“Because we both had the same goals: we wanted to win and become world champion”, says Steinhausen. At the Bikers’ Classics at Francorchamps he will once again meet his former rival Schwärzel as both Germans will take part in the Sidecar Parade.
“We did not speak for almost fifteen years, but we never touched on track”, says 1975 and 1976 world champion Steinhausen. “Our mechanics were always in touch with each other. Once Werner was not allowed to start in Germany, because the race director did not approve of his boxing shoes. My mechanics then gave him my spare racing boots. And then he won that race! I did not want those boots back. I mean, those boots had been worn by Werner Schwärzel…”
Both former world champions cherish the Francorchamps circuit. Schwärzel beat his rival Steinhausen in the 1977 Belgian Grand Prix, but Steinhausen won no less than four times at Francorchamps. “I won on the old, longer track as well as on the shorter circuit”, remembers Steinhausen well. “I won my first Grand Prix in 1974 on a König when Sepp Huber and I beat world champions Klaus Enders and Ralf Engelhardt at Francorchamps. It was a fantastic track. I loved the high speed corners and Eau Rouge. My fanclub was always celebrating at the same spot and one year Sepp and I stopped there during practice, had a beer and resumed practice. Just for fun. I also remember a police officer standing next to the barrier somewhere in a very fast corner. One lap I deliberately took a different line and passed him a little closer at 260 km/h. The lap after that he stood behind the barriers!”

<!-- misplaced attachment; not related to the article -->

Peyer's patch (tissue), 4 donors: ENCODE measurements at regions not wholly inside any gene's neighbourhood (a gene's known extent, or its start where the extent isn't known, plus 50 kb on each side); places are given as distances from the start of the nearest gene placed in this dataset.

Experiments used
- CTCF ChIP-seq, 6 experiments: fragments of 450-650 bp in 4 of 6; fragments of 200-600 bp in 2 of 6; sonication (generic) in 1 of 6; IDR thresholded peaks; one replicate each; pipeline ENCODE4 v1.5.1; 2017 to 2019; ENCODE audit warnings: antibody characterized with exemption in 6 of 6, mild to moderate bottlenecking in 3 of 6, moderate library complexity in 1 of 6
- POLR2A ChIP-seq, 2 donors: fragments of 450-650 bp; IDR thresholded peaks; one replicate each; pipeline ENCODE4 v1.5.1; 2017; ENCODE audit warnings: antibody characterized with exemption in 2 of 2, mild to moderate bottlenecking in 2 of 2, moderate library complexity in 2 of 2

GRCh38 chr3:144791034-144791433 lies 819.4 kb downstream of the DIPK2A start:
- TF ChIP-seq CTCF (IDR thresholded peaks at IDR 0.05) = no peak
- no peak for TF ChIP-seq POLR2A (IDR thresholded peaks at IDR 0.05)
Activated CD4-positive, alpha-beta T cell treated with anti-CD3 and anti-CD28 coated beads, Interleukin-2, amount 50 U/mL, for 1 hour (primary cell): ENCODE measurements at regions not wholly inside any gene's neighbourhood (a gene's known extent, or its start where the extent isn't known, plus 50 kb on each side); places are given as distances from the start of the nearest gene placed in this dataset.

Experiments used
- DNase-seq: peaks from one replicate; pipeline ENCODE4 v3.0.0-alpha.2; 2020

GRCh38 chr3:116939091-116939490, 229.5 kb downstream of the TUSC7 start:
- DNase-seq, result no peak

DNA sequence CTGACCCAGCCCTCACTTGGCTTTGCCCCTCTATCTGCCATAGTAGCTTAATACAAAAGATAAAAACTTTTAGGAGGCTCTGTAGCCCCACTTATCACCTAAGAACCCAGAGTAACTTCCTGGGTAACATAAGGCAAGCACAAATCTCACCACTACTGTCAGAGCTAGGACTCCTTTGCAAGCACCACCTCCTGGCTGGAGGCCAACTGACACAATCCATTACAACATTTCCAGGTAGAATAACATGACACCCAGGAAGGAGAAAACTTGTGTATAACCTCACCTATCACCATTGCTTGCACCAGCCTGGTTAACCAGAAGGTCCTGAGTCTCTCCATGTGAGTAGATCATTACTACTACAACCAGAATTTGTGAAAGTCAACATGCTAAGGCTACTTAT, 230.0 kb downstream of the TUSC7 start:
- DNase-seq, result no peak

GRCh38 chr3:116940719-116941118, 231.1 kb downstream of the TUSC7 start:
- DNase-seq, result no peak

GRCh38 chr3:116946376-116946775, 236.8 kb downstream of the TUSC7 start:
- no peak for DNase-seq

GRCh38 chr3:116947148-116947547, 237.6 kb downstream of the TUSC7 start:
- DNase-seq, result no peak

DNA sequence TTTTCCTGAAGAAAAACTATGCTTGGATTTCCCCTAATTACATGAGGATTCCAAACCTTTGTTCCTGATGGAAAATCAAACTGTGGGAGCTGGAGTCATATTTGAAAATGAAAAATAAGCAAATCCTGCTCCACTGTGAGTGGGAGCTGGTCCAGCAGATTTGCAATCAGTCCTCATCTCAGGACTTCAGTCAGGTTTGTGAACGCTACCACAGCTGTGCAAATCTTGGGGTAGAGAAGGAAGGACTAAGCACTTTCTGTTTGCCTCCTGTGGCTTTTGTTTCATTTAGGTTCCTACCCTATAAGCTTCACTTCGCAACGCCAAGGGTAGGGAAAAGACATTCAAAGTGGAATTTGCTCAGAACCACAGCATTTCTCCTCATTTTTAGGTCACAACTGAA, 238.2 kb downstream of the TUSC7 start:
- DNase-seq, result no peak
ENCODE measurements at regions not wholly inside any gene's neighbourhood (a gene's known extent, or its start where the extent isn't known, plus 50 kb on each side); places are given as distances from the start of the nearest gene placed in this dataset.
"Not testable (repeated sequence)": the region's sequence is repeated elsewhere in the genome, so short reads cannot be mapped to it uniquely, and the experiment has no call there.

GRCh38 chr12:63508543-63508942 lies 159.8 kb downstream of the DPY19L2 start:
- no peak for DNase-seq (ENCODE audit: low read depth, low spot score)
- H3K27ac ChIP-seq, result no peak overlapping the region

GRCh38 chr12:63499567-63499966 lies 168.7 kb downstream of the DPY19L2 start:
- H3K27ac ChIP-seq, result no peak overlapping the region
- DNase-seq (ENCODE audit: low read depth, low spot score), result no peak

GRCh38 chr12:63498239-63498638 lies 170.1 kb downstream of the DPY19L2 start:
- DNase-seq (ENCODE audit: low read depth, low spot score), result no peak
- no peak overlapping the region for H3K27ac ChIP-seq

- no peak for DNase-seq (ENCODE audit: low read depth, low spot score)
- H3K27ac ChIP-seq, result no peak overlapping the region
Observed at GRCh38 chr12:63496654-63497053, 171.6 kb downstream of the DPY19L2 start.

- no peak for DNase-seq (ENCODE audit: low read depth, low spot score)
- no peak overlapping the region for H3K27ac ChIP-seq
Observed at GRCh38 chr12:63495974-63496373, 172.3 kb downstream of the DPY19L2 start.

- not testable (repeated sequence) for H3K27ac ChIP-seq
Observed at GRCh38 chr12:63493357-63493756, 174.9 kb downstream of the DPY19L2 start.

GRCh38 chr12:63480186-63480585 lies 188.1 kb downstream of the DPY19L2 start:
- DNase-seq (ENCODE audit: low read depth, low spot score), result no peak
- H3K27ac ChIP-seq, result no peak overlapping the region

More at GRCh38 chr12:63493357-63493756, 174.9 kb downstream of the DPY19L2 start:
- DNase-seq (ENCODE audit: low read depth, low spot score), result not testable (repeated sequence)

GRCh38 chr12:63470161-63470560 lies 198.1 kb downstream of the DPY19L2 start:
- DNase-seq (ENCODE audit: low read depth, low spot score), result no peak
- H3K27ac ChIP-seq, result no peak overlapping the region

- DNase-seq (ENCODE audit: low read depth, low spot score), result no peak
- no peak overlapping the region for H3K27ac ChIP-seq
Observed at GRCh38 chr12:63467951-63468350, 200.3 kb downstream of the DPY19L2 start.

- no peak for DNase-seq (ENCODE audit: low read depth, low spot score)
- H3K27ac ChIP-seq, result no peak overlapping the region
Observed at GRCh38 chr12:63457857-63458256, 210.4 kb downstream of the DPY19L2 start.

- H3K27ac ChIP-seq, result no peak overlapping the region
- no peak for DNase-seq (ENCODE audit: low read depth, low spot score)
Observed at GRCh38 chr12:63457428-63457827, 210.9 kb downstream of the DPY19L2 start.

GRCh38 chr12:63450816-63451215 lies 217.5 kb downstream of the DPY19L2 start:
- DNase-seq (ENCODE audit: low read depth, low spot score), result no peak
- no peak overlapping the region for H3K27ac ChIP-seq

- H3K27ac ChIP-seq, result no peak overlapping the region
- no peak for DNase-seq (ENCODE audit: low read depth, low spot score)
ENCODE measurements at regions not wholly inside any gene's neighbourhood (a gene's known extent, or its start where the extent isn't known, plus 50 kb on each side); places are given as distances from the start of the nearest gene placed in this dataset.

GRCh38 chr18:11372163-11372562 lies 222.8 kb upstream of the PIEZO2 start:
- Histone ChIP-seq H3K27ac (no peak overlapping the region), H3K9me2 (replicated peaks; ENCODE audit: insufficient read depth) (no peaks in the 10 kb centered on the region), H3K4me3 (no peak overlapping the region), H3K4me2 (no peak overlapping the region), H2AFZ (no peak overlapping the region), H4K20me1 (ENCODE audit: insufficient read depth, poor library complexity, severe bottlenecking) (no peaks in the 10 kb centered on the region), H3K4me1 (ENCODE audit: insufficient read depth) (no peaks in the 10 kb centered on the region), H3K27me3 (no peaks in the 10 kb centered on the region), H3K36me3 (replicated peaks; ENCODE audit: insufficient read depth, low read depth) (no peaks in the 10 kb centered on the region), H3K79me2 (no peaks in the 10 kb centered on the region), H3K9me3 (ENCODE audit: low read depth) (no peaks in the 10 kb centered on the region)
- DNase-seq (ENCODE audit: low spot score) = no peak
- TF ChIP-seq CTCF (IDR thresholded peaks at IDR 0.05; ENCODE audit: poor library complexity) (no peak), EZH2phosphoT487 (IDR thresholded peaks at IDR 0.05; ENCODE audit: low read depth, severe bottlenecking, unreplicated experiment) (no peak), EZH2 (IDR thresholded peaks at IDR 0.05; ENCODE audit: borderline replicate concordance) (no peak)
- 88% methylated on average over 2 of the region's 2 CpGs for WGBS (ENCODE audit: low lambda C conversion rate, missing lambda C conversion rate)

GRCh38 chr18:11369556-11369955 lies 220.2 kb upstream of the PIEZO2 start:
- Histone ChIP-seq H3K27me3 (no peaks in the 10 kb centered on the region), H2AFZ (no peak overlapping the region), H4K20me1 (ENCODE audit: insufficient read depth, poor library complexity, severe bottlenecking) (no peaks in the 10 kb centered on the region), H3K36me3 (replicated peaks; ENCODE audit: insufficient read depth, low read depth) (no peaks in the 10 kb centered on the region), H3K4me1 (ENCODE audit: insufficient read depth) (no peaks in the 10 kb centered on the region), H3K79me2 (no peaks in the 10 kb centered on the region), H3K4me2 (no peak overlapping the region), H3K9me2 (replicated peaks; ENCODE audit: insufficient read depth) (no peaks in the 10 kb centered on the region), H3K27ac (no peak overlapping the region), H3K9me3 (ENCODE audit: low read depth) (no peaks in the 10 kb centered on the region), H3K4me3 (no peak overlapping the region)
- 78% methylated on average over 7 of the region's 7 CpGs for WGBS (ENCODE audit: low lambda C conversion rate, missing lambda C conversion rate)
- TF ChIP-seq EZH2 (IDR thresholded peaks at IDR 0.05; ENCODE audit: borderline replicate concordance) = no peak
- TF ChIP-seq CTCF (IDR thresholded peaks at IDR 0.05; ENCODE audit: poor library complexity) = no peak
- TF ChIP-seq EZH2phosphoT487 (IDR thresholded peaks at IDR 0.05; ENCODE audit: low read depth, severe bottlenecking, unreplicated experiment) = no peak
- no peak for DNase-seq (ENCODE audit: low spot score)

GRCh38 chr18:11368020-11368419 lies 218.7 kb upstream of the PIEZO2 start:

Steinhausen, who started sidecar racing in 1967 after a race crash with a solo motorbike and a horrific skiing accident, went into the history books as the first two-stroke world champion in 1975. Schwärzel is the first winner of a sidecar Grand Prix on a two-stroke König in 1974. Schwärzel had already been a runner-up in the championship twice to six-time world champion Klaus Enders when he finally won the crown in 1982, partnered by Andreas Huber. In 1985 he finished equal on points with Egbert Streuer and Bernhard Schnieders, but the Dutch outfit was awarded the title as they had won more races. Schwärzel, a multi-German champion, decided to retire, whereas Steinhausen continued another four seasons before finally retiring after more than three decades of sidecar racing at the highest level.
Schwärzel will ride his beautifully restored 1969 König at Francorchamps and Steinhausen will bring his unique 1976 championship winning Busch-König along. “Nowadays Werner and I are good friends and we speak on a regular basis”, says almost 70-year-old Steinhausen. “That’s the way it should be, I think. I’m already looking forward to seeing him again at the Bikers’ Classics.”